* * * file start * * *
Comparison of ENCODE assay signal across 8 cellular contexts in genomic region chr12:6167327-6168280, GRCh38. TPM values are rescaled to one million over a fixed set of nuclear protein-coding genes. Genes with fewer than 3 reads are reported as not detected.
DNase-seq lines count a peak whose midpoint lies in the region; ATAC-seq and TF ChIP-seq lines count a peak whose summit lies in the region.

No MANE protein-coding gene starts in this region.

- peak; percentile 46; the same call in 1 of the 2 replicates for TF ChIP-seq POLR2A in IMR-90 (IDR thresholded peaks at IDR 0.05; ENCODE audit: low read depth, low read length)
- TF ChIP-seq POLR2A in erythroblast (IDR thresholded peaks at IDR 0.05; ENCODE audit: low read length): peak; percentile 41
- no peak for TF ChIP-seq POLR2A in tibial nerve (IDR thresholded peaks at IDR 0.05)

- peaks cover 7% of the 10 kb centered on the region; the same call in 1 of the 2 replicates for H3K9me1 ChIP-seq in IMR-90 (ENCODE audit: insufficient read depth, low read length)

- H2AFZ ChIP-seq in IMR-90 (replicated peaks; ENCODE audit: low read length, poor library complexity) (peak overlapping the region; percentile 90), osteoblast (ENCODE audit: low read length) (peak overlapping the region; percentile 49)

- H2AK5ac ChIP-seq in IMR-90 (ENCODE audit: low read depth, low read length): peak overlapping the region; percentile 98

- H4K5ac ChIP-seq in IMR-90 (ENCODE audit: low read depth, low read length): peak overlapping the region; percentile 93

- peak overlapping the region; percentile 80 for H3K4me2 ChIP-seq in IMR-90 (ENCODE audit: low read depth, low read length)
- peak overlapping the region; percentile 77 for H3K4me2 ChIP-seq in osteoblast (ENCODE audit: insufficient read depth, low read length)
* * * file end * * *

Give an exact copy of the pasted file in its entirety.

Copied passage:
Comparison of ENCODE assay signal across 8 cellular contexts in genomic region chr12:6167327-6168280, GRCh38. TPM values are rescaled to one million over a fixed set of nuclear protein-coding genes. Genes with fewer than 3 reads are reported as not detected.
DNase-seq lines count a peak whose midpoint lies in the region; ATAC-seq and TF ChIP-seq lines count a peak whose summit lies in the region.

No MANE protein-coding gene starts in this region.

- peak; percentile 46; the same call in 1 of the 2 replicates for TF ChIP-seq POLR2A in IMR-90 (IDR thresholded peaks at IDR 0.05; ENCODE audit: low read depth, low read length)
- TF ChIP-seq POLR2A in erythroblast (IDR thresholded peaks at IDR 0.05; ENCODE audit: low read length): peak; percentile 41
- no peak for TF ChIP-seq POLR2A in tibial nerve (IDR thresholded peaks at IDR 0.05)

- peaks cover 7% of the 10 kb centered on the region; the same call in 1 of the 2 replicates for H3K9me1 ChIP-seq in IMR-90 (ENCODE audit: insufficient read depth, low read length)

- H2AFZ ChIP-seq in IMR-90 (replicated peaks; ENCODE audit: low read length, poor library complexity) (peak overlapping the region; percentile 90), osteoblast (ENCODE audit: low read length) (peak overlapping the region; percentile 49)

- H2AK5ac ChIP-seq in IMR-90 (ENCODE audit: low read depth, low read length): peak overlapping the region; percentile 98

- H4K5ac ChIP-seq in IMR-90 (ENCODE audit: low read depth, low read length): peak overlapping the region; percentile 93

- peak overlapping the region; percentile 80 for H3K4me2 ChIP-seq in IMR-90 (ENCODE audit: low read depth, low read length)
- peak overlapping the region; percentile 77 for H3K4me2 ChIP-seq in osteoblast (ENCODE audit: insufficient read depth, low read length)